The Federal Government has taken action to remove key provisions of the Building Code 2016. These changes take effect from 26 July 2022 and have implications for members that tender for and perform federally funded work.  

Removing provisions of the Code is the Government’s first step in maintaining an election promise to abolish the ABCC. The reduced Code severely limits the ABCC’s ability to monitor, regulate and enforce compliance in the building and construction industry.  

Despite almost all provisions of the Code being repealed, the ABCC continues as a regulator in a limited capacity until the Government passes legislation in Parliament.  

Master Builders Australia (MBA) has lobbied the government about these changes and the impacts on our industry. 

An overview of the changes

Below are some of the key provisions that have been repealed. These include the requirements for code covered entities to:

  • comply with the Code and Workplace Relations Management Plans
  • engage subcontractors, or make requests for tender, that comply with the Code
  • have enterprise agreements that comply with the content requirements of the Code
  • implement policies and practices that protect freedom of association. This includes terms around the use of building association logos, mottos and indicia
  • ensure compliance with right of entry laws
  • comply with security of payment requirements of the Code
  • report actual to threatened industrial action to the ABCC

These are only some of the key requirements removed from the code.

For further insight on the changes, please see the instrument amending the Code here


Remaining Code requirements

While the bulk the Code’s requirements have been repealed, there are certain requirements that remain for code covered entities. These include the following:

  • Section 11F – concerning the engagement of non-citizens and non-residents
  • Section 25A – covering the use of domestically sourced and made building materials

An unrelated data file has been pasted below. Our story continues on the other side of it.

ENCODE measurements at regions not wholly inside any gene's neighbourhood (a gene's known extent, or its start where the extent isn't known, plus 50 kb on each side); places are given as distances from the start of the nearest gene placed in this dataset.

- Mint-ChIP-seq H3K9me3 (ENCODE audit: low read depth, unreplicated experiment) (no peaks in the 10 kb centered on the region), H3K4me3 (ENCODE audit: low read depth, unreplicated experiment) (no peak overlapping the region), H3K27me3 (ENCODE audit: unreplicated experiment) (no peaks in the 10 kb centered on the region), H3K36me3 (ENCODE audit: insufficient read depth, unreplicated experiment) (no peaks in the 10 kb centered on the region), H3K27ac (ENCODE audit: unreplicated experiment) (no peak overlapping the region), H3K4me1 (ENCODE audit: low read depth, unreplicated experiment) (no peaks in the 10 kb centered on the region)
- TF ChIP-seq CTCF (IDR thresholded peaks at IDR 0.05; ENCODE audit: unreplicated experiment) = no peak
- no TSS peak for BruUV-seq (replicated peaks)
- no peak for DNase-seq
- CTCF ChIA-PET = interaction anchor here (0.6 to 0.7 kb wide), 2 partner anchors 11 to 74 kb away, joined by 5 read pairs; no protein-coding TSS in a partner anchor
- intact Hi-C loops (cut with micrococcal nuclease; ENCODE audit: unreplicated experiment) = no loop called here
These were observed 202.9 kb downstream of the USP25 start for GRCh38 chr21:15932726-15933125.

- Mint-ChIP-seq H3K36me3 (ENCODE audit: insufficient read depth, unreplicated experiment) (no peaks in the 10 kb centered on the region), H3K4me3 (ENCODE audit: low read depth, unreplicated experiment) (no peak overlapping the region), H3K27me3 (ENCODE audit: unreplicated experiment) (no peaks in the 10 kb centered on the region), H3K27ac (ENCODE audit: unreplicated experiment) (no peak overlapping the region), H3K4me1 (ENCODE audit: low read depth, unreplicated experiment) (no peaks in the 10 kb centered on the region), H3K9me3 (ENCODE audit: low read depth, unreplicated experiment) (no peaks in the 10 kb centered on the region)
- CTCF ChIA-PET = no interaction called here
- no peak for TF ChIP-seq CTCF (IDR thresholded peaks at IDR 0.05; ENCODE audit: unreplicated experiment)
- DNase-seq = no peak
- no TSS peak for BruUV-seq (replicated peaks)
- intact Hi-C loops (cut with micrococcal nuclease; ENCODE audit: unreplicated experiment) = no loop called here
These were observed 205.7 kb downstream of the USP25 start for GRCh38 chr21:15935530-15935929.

• Section 26(8) – requiring Government agencies to enter contracts for building work with companies that meet Australian standards

These are the three core requirements that remain for code covered entities. All other substantive requirements have been repealed.

To help you better understand the changes, we have compiled some FAQs below.

You can also call our EIR team on (03) 9411 4555 to discuss further.


Can I contact still contact the ABCC?

Yes. You can still contact the ABCC for advice and assistance. 

You can also call the MBV EIR team for advice on (03) 9411 4555.

Does my enterprise agreement still need to be assessed for code compliance?

No. Enterprise agreements are no longer required to be assessed for code compliance.

The content requirements relating to enterprise agreements have been removed from the Code.

You are still required to comply with any requirements stipulated in an enterprise agreement that were included for code compliance purposes. A code compliant enterprise agreement is not affected by the changes to the Code.

Am I required to check if any subcontractors I use are code complaint?

No. The requirements to check subcontractors for code compliance is no longer required.


When will the ABCC be abolished?

It is unclear when the Government will repeal the ABCC and Building and Construction Industry (Improving Productivity) Act.

However, the Minister has indicated that they intend to include repeal provisions in legislation before the end of 2022.


What will happen to the core functions of the ABCC?

Once abolished, the Government has indicated the following changes:

  • The compliance activities of the ABCC will shift to the Fair Work Ombudsman;
  • WHS matters will be dealt with by the State
  • The Office of the Federal Safety Commissioner and associated Australian Government Accreditation Scheme will be retained and reviewed, with consideration being given to expanding its operation to all areas of Government procurement.

The above changes will only take effect once the ABCC and underpinning legislation are abolished.